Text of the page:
Stephan Uttom, Dhaka
Updated: December 21, 2015 08:45 PM GMT
People gather at the site of the Rana Plaza factory collapse in this April 24, 2014 file photo. The factory collapsed on April 24, 2013, killing 1,134 garment workers. (Photo by Rock Ronald Rozario)
A Bangladeshi court has issued arrest warrants against 24 people in connection with the collapse of the Rana Plaza garment factory in April 2013 that killed 1,134 people and injured more than 2,000.
The court issued the warrants after accepting murder charges against 41 people including Rana Plaza owner Sohel Rana and three government officials.
Rana remains in jail, 16 co-accused are on bail while the rest have absconded.
"The court accepted charge sheets against 41 people who have been charged with murder over the Rana Plaza disaster," prosecutor Anwarul Kabir told reporters in Dhaka Dec. 21.
The Rana Plaza collapse in Dhaka on April 24, 2013, highlighted appalling working conditions in Bangladesh's US$35 billion garment industry, the world's second largest after China.
The industry supplies clothes for major international clothing brands, employs about 4 million workers and is vital to Bangladesh's economy, accounting for 80 percent of its annual export income.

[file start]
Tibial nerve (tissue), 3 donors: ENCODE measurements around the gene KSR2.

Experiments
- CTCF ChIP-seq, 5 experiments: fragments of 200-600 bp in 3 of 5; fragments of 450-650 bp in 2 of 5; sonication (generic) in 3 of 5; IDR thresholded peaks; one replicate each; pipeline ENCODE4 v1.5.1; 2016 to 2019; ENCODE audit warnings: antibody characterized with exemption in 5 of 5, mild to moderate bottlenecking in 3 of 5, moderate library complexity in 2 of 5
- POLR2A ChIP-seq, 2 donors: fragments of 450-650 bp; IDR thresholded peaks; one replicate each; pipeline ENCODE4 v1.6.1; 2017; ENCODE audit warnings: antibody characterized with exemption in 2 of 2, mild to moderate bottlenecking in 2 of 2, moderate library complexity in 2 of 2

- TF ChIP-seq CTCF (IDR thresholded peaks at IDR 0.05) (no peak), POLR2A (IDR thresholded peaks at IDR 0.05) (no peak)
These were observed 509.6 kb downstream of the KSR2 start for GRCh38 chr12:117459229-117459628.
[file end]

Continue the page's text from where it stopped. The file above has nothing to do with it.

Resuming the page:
However, the industry is plagued by alleged rights violations and hazardous working conditions. In the past two decades, an estimated 2,000 workers have been killed and thousands more injured in dozens of factory fires and collapses.
Factory owners are politically and financially influential and are rarely held responsible for disasters.
Labor activists called the court move a "step forward" for justice but decried what they called a lackluster trial process.
"The government didn't want to pursue Rana Plaza trials but it has been forced to do so because of international pressure," said Babul Akhter, president of the Bangladesh Garment and Industrial Workers Federation, a leading labor rights group.
"We hope this won't become a show trial for the government to save face and the economy," he added.
Theophil Nokrek, secretary of Catholic bishops' Justice and Peace Commission also decried the slow legal process but hoped justice would prevail in the end.
"More than 1,000 died in the collapse and it's ridiculous to see the trial process moving so slowly. It shows that people with money and power will always try to take advantage and it results in a poor human rights record for this country," he said.
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